Survivors of an attack near a London mosque have been invited to gather for a moment of silence to remember the victim and others hurt when a man drove his van into a crowd leaving evening prayers during Ramadan.
The minute's silence was held in memory of father-of-six Makram Ali, and for a dozen other people injured a year ago.
In a statement issued recently, Prime Minister Theresa May vowed that "vile extremism" will not divide the nation. "Last year's cowardly attack which targeted innocent worshippers leaving Finsbury Park mosque is an attack on all of us," May said.
London Mayor Sadiq Khan was joined by the opposition Labour leader Jeremy Corbyn and interior minister Sajid Javid and figures from the local community for a minute's silence outside Islington Town Hall.
"It's a time to support and pray for the victims," said Toufik Kacimi, the chief executive of the Muslim Welfare House whose worshippers were targeted in the attack.
"It's also a time to reflect on the outstanding response from the community. We believe the terrorists will never win and this is shared by the British people of this country as seen by their messages of peace, love, and tranquility."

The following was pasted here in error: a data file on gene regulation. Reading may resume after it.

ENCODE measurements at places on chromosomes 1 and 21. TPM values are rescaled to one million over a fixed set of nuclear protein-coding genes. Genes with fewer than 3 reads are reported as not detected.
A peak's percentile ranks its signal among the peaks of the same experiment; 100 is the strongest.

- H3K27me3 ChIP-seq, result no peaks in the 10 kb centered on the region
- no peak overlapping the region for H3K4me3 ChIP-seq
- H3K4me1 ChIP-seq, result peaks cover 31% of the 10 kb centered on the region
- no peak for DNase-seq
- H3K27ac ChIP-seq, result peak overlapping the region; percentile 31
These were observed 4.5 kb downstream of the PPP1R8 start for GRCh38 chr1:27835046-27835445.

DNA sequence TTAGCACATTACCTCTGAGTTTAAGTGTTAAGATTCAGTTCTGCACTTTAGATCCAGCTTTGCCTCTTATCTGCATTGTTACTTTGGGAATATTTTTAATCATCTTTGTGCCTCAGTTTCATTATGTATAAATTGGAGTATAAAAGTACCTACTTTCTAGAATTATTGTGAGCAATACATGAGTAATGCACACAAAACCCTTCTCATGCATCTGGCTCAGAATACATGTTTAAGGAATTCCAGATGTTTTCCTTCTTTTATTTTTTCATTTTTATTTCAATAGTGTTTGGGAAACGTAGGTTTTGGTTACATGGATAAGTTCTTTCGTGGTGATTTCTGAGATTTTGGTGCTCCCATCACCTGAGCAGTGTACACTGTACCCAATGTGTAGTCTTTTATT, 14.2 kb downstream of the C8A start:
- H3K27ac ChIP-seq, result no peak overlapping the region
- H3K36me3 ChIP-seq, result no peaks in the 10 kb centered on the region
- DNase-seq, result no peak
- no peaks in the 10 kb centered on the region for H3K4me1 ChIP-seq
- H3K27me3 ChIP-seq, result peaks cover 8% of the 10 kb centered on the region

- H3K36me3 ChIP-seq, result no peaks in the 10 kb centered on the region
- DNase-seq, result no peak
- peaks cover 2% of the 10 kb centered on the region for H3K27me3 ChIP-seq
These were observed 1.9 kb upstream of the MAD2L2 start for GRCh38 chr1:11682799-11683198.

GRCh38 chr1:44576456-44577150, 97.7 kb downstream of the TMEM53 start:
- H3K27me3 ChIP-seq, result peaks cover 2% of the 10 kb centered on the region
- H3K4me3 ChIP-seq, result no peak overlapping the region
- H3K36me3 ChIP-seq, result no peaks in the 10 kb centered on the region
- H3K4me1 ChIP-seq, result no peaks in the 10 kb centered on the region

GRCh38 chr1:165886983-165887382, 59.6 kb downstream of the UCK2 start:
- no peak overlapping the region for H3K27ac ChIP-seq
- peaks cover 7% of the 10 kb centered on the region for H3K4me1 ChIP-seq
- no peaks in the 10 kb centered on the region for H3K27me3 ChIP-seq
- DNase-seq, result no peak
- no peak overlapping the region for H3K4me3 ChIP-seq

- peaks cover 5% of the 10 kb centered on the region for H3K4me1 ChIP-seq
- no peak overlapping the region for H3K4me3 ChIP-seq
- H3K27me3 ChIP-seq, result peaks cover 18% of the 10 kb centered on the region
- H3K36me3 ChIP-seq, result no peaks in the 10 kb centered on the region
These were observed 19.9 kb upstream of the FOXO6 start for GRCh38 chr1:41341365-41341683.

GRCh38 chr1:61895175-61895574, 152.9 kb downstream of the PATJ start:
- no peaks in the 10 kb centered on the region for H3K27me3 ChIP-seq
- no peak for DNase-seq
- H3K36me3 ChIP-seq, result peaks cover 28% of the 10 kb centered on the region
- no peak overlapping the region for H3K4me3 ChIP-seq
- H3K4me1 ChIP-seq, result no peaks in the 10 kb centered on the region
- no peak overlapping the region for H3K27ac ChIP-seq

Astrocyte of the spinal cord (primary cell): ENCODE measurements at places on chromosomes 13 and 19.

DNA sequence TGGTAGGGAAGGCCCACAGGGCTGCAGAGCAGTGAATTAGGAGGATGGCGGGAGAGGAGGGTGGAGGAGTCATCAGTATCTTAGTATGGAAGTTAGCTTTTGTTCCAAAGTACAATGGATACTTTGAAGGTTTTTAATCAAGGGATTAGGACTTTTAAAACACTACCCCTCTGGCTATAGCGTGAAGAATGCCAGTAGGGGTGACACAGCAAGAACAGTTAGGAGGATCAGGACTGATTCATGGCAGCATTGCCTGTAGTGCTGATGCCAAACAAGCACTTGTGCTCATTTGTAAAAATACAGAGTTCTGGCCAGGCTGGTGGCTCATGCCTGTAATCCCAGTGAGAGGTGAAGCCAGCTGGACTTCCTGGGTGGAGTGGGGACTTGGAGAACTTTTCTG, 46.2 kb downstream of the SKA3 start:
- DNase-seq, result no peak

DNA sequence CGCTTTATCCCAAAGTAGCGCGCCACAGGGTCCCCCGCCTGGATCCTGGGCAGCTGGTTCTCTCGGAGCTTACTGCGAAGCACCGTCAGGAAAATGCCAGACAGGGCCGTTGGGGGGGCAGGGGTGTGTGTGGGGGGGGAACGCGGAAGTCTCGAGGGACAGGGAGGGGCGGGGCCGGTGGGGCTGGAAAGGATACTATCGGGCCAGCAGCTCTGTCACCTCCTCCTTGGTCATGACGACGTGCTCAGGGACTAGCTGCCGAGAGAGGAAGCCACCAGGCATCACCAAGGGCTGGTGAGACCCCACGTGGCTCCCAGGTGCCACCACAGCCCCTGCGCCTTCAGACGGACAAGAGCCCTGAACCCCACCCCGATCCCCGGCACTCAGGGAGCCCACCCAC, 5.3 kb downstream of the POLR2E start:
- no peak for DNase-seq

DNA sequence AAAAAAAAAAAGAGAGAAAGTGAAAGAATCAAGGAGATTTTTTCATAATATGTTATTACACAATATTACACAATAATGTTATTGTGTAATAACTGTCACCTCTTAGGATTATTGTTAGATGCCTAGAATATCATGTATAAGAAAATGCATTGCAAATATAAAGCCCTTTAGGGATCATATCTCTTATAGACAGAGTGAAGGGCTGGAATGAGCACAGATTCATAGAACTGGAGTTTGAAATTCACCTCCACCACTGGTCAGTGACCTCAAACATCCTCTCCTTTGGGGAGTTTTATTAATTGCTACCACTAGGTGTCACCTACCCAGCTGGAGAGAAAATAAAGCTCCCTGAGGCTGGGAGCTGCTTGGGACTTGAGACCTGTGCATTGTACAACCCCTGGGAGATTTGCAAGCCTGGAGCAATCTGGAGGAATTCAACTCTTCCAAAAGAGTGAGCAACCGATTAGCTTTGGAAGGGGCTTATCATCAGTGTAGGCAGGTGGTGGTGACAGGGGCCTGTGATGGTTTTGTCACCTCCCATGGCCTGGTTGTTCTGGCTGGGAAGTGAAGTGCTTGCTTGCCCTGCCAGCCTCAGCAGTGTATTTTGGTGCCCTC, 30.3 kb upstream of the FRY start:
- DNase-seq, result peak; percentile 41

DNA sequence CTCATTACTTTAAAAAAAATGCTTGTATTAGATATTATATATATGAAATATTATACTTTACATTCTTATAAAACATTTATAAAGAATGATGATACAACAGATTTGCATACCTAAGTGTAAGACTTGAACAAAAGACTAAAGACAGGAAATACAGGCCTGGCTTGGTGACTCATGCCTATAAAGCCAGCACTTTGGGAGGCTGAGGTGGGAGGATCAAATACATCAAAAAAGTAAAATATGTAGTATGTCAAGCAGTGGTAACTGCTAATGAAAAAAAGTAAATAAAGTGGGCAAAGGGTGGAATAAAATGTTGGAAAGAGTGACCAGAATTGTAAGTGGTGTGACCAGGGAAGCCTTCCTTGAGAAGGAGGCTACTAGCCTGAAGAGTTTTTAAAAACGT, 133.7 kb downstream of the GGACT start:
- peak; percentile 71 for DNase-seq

Meanwhile, a group representing the United Kingdom's 2.7 million Muslims warned of a "worrying new array of hate crimes."
The Muslim Council of Britain (MCB), said it had "long spoken out about the worrying scale of Islamophobia," highlighting incidents in the past year such as arson attacks on mosques, a call by right-wing activists for a "punish a Muslim day" and the sending of letters containing white powder to many Muslims, including several lawmakers.
"This only touches the surface of a worrying new array of other hate crimes against Muslims in the past year," the group said.
The attacker Darren Osborne, who is 48-year-old, was sentenced earlier this year to life in prison with no chance of parole for 43 years for murder and attempted murder for the attack targeting Muslims in London's Finsbury Park neighborhood.
While pronouncing sentence earlier this year, Judge Bobbie Cheema-Grubb said Osborne's mind was "poisoned" by far-right ideas before the June 2017 attack targeting Muslims and that he showed no signs of remorse.
Source: International Islamic News Agency